Restoring the Atlantic Forest to bring back wildlife
0 ha

under restoration


trees growing


species regenerating


animal species


threatened animals

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No other large tropical forest has suffered as much loss as Brazil’s Atlantic Forest. We’re working with IPÊ to restore the forest and bring back wildlife, and helping communities make a living from restoring and protecting it.

By reconnecting the second largest Protected Area in the Interior Atlantic Forest – the Morro do Diabo State Park – to the surrounding forest fragments, we’re creating more space and migration routes so that endangered species will thrive again.

Why and how we’re working here

The Atlantic Forest (Mata Atlântica) – which stretches along the Atlantic coast and inland as far as Paraguay – used to be six times the size of the UK. It has lost more than 80% of its original forest cover, mainly due to agricultural expansion.
Many species are now listed as endangered, vulnerable or near threatened by the IUCN.
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Pontal do Paranapanema, western São Paulo state

Restoration approaches

Enrichment and full planting

restoration partners

Instituto de Pesquisas Ecológicas (IPÊ)


Include Cedrela fissilis, Cordia trichotoma, Colubrina glandulosa, Guazuma ulmifolia, Jacaranda cuspidifolia


Leontopithecus chrysopygus (Black lion tamarin)

The project’s impact on people and nature

Our combined methods of assisted natural regeneration and framework planting help the communities start making a living from restoring and protecting the forest, which UNESCO still considers to be one of the world’s most important biodiversity hotspots. It’s home to more than 300 amphibian species, 250 mammal species, 1000 bird species and almost 200 reptile species.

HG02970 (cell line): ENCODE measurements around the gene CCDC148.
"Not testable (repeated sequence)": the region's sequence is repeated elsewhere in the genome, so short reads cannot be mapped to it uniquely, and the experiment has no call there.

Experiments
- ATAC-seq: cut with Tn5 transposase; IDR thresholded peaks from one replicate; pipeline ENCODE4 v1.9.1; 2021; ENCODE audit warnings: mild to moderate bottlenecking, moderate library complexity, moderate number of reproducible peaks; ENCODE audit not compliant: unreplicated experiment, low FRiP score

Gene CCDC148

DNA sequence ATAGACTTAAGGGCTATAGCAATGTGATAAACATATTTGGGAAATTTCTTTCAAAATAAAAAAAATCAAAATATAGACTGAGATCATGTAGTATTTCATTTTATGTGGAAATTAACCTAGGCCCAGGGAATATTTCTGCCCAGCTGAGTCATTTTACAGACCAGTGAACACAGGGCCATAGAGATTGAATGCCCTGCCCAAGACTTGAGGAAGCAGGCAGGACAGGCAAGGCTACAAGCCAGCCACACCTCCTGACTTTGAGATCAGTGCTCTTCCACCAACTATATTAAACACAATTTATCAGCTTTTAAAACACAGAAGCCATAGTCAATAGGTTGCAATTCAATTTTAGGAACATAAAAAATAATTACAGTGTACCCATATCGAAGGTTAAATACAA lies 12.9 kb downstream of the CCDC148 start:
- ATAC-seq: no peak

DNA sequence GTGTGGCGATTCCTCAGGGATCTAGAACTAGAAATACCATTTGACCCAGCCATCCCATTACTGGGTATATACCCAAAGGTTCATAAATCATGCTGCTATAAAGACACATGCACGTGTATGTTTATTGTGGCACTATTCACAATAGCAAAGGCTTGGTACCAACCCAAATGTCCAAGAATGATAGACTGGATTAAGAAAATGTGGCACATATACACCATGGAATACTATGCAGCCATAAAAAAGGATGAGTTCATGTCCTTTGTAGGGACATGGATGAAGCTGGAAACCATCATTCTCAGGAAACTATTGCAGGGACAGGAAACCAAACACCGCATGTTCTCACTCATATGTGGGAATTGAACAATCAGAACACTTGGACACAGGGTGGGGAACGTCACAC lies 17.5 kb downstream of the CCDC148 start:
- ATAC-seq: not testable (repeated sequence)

Explore the interactive map

Who’s funding the Pontal project?

Updates from the Wildlife Corridors programme

The power of ecoacoustics and AI to monitor biodiversity

The biodiversity crisis is underway, with significant species extinctions. The recently adopted Global Biodiversity Framework (GBF) sets forth ambitious targets...

What a difference six months makes!

This 1.82 hectare restoration site in our Tietê Forests project in Brazil was being planted when we visited in October 2022. ...

How we measure impact: Monitoring and Evaluation

There’s an important topic in forest restoration that often gets overshadowed by the excitement of setting new records for the...

Our favourite trees: Araucaria species

It’s summer in the Atlantic Forest. As thousands of birds, animals and insects begin their nightshift, an ancient Araucaria angustifolia...

Step into nature with Nike and WeForest

How often do you get the chance to escape into nature? Studies have shown it can have positive effects on...

Meet the animals in our new wildlife corridors

No fewer than 25 different species of medium or large land mammals have been spotted by camera traps in sites...

Stripes tell the story

This overhead photo, taken at the beginning of this year, clearly shows the results of our different experimental approaches in...

Atlantic Forest Day 2021

This Atlantic Forest Day, meet Cris, WeForest’s Brazil Manager....

Progress reports

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